Of all the Hesse novels that I have in my possession, Steppenwolf was the one that I was most looking forward to reading. It was the first novel that I ever really associated with Hesse as a figure in my mind, and for me the psychological aspect was one of the more interesting that I had heard. So the only question remaining is whether it lived up to my expectations.

Steppenwolf is the story of Harry Haller, a seemingly normal intellectual living in 1920s Germany. In reality he is a mess of a man, almost crippled by gout and the beginnings of old age, and alienated from the rest of bourgeois society by his personal neurosis. This neurosis takes the form, initially anyway, of the Steppenwolf, a man harbouring the souls of a man, representing higher thought and reasoning, and a wolf, representing physical urges, that are in near constant opposition. Wishing to end his life, he reluctantly begins a journey of self-discovery that promises to cause as many fresh joys and miseries as it assuages. By the end, it reaches the point where you’re never quite sure what is real and what isn’t.
I loved this book. As I’ve mentioned before, I love a good character study, and this one is probably the most in-depth, scathing and sympathetic portrait of a man that I have ever seen, if a little slow to begin with. Steppenwolf is one of those books that I would urge everyone to read at least once in their lives, as there is something there for everyone regardless of age, gender or race. For me, it strikes a chord with Harry’s belief that he is destined for greater things, but the feeling that those greater things are no longer applicable in the world that he lives in; I think that everyone at some point has dreamed of being special, not just to the people you care about, but special in such a way that the whole world sits up and takes notice. At the same time, I think that everyone has had to deal with the realisation that most of the time dreams and destiny don’t intermingle, and had to deal with that in their own way; Harry’s problem is that he’s still stuck at the stage where he’s despairing for lost dreams, and so the novel is a journey for him to learn how to live in such a way that he can find satisfaction and harmony within himself. Well, that’s how it seemed to me; I think if I read this again several years from now, my opinion would have altered.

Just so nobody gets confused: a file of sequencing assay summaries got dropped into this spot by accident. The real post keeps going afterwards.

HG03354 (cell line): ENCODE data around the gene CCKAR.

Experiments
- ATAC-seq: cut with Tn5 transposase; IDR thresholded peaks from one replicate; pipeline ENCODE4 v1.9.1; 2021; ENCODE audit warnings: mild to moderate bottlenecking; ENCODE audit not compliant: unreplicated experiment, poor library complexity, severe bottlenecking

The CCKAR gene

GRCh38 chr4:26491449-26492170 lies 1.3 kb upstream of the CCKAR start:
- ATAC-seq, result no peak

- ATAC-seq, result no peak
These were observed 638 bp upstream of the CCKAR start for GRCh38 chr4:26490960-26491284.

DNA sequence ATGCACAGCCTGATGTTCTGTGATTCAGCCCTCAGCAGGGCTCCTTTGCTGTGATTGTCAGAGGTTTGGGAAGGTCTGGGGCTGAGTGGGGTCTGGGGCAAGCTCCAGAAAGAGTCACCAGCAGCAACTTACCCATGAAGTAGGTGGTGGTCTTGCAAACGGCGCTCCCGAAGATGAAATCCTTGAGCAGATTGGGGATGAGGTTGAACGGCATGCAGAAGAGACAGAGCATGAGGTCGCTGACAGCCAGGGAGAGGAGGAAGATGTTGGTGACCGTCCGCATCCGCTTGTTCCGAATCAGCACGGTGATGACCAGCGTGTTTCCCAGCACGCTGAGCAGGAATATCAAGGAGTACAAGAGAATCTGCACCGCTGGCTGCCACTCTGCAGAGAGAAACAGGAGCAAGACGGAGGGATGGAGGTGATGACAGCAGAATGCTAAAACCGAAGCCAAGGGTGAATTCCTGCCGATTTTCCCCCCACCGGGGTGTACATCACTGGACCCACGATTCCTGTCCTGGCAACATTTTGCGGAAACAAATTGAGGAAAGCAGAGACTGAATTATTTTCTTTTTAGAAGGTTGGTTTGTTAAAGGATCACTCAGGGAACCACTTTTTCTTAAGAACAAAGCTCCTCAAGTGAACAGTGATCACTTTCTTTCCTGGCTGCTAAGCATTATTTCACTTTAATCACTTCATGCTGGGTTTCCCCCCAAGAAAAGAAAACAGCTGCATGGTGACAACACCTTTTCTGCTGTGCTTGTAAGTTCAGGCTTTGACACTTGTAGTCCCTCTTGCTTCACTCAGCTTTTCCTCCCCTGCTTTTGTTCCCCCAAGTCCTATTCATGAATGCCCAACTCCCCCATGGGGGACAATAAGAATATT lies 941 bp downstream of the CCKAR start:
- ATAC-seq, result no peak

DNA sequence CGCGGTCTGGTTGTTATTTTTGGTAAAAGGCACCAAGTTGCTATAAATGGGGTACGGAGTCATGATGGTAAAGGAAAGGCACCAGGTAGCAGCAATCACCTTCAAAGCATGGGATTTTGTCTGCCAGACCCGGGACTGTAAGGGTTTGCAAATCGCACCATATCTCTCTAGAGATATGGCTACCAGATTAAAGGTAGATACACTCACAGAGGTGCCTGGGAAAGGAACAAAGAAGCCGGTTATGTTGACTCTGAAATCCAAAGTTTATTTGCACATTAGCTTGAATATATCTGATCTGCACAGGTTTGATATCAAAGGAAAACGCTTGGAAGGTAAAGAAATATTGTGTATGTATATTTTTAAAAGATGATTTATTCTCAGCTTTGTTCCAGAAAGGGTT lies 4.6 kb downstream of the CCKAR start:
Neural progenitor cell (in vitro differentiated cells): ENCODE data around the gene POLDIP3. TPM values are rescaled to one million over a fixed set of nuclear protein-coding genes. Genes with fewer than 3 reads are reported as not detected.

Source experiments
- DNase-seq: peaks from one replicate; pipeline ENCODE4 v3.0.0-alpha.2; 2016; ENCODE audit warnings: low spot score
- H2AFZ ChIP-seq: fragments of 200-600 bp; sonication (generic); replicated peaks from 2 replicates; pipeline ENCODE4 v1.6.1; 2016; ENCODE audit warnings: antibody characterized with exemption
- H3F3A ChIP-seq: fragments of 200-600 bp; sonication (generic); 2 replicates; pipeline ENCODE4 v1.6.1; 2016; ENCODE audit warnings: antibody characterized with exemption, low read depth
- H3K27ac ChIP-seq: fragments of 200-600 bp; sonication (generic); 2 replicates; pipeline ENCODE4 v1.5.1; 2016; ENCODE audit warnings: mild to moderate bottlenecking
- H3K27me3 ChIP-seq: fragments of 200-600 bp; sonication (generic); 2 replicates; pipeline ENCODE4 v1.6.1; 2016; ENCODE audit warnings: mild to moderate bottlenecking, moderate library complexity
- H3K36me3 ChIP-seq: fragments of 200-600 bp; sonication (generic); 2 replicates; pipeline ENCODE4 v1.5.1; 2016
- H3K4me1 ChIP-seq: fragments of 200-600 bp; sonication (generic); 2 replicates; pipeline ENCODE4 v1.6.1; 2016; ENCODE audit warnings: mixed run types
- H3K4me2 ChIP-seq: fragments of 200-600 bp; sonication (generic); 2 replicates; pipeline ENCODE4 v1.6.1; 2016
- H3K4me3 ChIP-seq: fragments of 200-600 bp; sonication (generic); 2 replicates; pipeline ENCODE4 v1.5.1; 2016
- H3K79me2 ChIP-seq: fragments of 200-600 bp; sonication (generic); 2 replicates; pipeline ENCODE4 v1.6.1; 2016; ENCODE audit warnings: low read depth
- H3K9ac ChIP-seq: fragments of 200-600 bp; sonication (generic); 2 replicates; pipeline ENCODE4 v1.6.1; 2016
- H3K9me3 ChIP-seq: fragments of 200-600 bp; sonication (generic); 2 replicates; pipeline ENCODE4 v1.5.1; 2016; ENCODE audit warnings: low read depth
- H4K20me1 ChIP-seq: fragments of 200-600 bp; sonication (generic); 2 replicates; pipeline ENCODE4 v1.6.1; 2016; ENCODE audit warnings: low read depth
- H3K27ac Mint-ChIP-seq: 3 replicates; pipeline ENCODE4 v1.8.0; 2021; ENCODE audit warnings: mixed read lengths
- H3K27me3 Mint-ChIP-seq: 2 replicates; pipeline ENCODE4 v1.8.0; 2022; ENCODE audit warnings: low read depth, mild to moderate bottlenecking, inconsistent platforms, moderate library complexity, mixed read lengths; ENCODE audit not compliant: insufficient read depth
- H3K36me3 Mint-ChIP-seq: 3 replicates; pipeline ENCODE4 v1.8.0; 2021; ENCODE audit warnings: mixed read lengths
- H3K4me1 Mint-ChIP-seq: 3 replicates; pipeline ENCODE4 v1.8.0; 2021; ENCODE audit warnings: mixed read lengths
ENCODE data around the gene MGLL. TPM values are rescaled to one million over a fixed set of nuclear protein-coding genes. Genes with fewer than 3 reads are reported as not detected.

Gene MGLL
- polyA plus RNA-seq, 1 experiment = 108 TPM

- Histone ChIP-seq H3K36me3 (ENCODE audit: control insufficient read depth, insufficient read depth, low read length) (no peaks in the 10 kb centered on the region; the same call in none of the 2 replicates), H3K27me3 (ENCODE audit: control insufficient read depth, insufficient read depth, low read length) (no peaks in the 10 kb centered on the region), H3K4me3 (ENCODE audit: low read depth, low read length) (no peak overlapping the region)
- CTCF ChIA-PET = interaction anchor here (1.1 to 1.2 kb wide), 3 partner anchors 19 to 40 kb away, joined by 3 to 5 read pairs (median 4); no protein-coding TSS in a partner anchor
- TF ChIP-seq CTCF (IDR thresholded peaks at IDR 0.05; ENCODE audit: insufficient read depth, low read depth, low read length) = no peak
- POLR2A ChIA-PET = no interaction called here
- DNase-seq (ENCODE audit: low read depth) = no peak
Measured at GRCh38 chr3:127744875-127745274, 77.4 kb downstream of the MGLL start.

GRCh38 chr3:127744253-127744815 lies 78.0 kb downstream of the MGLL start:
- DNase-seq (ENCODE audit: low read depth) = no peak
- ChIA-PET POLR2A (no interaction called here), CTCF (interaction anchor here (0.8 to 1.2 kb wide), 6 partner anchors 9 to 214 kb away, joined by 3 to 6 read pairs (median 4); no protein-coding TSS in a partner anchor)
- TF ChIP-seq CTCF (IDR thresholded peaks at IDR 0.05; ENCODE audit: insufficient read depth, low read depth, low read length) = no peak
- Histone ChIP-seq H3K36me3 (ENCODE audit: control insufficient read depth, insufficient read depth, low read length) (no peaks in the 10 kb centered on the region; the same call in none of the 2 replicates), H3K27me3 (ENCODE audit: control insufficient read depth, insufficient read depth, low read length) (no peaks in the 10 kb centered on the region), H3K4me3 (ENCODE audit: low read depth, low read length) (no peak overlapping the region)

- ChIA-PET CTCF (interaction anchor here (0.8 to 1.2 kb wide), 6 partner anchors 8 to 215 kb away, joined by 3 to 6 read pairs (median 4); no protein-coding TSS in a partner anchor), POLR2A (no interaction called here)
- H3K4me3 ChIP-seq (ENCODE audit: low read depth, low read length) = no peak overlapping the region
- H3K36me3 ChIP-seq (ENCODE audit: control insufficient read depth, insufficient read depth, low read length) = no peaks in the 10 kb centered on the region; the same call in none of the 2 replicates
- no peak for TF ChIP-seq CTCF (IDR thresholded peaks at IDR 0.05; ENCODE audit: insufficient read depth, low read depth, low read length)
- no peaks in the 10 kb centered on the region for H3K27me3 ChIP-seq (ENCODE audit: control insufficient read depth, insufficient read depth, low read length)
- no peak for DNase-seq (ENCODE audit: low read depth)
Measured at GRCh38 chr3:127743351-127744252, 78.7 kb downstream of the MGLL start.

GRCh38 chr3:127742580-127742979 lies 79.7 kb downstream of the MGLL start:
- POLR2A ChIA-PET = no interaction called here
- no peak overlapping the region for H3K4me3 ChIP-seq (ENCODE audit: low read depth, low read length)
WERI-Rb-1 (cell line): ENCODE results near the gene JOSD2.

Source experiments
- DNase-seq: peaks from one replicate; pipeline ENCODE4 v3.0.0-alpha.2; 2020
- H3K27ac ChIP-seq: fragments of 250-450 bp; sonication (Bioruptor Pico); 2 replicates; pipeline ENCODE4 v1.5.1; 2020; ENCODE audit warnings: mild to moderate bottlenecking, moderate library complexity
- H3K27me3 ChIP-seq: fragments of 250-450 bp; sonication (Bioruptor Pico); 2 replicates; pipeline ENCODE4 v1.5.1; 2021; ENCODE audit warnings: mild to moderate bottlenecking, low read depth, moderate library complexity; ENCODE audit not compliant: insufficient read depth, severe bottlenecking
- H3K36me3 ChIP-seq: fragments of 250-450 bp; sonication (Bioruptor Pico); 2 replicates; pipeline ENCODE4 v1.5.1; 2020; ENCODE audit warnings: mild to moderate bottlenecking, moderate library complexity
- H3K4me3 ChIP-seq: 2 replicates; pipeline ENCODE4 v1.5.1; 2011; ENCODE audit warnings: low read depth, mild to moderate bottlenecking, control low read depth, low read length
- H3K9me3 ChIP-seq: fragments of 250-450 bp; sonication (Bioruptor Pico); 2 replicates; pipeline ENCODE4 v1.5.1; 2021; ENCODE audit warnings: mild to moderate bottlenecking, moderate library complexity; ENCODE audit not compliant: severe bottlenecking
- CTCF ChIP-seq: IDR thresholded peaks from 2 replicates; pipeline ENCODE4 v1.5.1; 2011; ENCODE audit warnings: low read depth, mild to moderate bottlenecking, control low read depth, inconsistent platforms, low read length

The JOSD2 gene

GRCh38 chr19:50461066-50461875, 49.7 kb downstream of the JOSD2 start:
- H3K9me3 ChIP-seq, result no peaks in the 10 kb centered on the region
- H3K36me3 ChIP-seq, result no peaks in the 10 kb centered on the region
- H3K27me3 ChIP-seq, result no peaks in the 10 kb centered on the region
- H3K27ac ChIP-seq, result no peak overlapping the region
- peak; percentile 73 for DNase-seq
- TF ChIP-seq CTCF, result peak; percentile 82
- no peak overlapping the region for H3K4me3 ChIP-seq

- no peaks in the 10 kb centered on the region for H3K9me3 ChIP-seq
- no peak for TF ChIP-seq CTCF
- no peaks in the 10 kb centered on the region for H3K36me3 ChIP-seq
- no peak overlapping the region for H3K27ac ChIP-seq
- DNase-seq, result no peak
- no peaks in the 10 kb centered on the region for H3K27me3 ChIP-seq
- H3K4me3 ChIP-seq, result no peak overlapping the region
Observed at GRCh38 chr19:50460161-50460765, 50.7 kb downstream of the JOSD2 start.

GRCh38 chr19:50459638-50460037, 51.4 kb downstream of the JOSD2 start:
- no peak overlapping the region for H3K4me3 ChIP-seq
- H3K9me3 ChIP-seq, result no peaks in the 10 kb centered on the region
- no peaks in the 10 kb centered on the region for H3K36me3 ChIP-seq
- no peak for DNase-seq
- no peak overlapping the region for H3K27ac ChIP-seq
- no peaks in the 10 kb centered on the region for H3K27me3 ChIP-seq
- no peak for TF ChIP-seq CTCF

By far my favourite of Hesse’s work that I’ve read thus far. It’s a book that I think should be read at least once, and I’m sure that I will read it many more times in the future. 5/5

Next review: Night by Elie Wiesel.

Signing off,